Jesus’ commands are impossible to follow. Here is just one example from the Sermon on the Mount:
- "Be careful not to do your 'acts of righteousness' before men, to be seen by them. If you do, you will have no reward from your Father in heaven. So when you give to the needy, do not announce it with trumpets, as the hypocrites do in the synagogues and on the streets, to be honored by men. I tell you the truth, they have received their reward in full. But when you give to the needy, do not let your left hand know what your right hand is doing, so that your giving may be in secret. (Matthew 6:1-4)
Of course, some of Jesus’ instructions are hyperbolic. There is no way that we cannot prevent the “left hand [from knowing] what your right hand is doing.” Instead, Jesus highlights the fact that our spiritual deeds should not be performed in order “to be seen by” others.
But can we ever be entirely unconcerned about what others think of us? We are social creatures and care profoundly about how we are seen. Even in the midst of my most unselfish act, I found that I was still concerned that people would see how spiritual I was. I saw an elderly woman fall down in the middle of a busy intersection. Immediately, I ran out to help her, but even before I was able to rescue her from the oncoming cars, I looked around to see how many were observing my “un-self-concerned” sacrificial act.
And I am not alone in this. We are self-absorbed with what others think of our appearance and everything about us. How then can we fulfill Jesus’ command to not perform our “acts of righteousness” to be seen by others?
We can’t! Well, if we can’t, why does Jesus command this? It will merely depress and discourage us, won’t it?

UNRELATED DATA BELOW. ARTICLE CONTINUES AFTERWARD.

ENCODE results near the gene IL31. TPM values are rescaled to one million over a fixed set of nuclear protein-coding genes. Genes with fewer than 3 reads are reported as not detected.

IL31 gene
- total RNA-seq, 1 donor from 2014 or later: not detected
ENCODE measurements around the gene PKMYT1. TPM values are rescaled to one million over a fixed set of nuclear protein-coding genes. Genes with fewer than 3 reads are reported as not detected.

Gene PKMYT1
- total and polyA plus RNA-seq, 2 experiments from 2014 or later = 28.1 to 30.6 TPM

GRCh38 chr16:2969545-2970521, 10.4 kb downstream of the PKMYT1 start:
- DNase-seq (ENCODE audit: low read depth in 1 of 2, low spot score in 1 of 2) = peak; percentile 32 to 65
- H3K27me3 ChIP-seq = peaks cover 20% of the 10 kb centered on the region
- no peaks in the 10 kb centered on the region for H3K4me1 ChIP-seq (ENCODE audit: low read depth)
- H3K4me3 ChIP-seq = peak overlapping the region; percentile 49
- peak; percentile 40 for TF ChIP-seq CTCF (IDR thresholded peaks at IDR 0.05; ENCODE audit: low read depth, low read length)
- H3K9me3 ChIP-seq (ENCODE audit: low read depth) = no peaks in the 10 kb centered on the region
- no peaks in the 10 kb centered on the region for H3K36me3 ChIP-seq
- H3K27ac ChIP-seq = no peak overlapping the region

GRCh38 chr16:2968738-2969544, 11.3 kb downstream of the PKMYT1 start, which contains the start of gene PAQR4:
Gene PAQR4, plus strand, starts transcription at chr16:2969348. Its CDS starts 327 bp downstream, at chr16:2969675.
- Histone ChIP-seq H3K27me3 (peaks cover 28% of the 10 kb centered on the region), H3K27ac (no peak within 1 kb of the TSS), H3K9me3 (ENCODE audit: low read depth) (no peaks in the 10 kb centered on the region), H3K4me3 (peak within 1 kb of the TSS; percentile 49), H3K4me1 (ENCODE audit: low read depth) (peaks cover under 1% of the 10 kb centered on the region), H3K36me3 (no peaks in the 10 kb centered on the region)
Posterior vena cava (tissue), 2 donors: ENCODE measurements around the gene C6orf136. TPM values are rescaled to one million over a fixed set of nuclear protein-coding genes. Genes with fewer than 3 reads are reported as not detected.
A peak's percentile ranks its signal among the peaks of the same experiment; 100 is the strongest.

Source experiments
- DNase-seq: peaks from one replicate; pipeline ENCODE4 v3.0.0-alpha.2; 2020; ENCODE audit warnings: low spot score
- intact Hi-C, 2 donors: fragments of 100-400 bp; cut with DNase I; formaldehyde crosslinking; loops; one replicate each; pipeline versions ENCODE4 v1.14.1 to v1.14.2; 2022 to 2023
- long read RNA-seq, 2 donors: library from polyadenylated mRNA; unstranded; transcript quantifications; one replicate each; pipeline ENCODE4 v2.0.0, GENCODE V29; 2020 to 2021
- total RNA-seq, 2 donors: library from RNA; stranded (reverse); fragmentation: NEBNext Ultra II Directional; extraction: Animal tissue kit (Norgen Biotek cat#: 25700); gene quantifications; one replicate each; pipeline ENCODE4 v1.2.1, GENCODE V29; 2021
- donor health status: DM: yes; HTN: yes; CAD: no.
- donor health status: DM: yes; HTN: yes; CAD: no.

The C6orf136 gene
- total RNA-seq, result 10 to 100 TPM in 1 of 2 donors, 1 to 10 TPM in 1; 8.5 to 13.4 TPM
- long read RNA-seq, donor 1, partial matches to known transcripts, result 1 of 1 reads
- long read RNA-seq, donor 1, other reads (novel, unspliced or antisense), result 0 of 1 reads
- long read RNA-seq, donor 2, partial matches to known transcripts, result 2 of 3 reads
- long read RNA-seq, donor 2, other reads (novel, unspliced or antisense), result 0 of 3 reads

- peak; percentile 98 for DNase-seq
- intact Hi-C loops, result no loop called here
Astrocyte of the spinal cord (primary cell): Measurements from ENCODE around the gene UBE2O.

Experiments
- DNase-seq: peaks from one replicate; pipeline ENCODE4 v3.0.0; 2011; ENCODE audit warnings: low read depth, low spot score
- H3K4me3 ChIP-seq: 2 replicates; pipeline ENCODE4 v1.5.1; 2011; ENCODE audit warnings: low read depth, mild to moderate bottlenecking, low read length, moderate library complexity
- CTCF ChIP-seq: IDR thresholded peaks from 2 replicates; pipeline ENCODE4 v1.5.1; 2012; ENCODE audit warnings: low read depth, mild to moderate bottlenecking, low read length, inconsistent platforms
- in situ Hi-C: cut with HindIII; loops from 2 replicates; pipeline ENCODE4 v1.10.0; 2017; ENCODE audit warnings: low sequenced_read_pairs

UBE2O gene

Perhaps that’s the point. Certainly, we should be guided by the right motives, but we also need to be humbled. Jesus told a parable about two men praying at the Temple. One thanked God that he was better than others; the other knew he wasn’t and humbled himself accordingly:
- "I tell you that this man, rather than the other, went home justified before God. For everyone who exalts himself will be humbled, and he who humbles himself will be exalted." (Luke 18:14)
Those who humble themselves by admitting their spiritual unworthiness will be exalted. This means that the way up is the way down. When we humble ourselves by admitting that we are spiritual failures who cannot keep Jesus’ commands, He will lift us up. He already knows our frailties and failures.
Following Jesus is always a humbling experience, as it should be. Consequently, to follow is to be humbled and then to be exalted. However, this process requires obedience to His commands.
Instead, many of us believe that by following spiritual or physical disciplines, we directly exalt ourselves. However, Jesus warns us that this is impossible:
- Again I tell you, it is easier for a camel to go through the eye of a needle than for a rich man to enter the kingdom of God." When the disciples heard this, they were greatly astonished and asked, "Who then can be saved?" Jesus looked at them and said, "With man this is impossible, but with God all things are possible." (Matthew 19:24-26)
While all things are possible with God, they are not with us, as Jesus taught:
- “Remain in me, and I will remain in you. No branch can bear fruit by itself; it must remain in the vine. Neither can you bear fruit unless you remain in me. I am the vine; you are the branches. If a man remains in me and I in him, he will bear much fruit; apart from me you can do nothing.” (John 15:4-5)
This should be comforting. It allows us to take the attention off of us and place it upon our Lord, where it belongs. Nevertheless, we must be obedient to His commands. We must follow.